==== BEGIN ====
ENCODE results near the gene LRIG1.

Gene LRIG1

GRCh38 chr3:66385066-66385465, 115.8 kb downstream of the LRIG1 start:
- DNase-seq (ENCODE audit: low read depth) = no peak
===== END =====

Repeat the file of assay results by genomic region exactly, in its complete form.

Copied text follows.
ENCODE results near the gene LRIG1.

Gene LRIG1

GRCh38 chr3:66385066-66385465, 115.8 kb downstream of the LRIG1 start:
- DNase-seq (ENCODE audit: low read depth) = no peak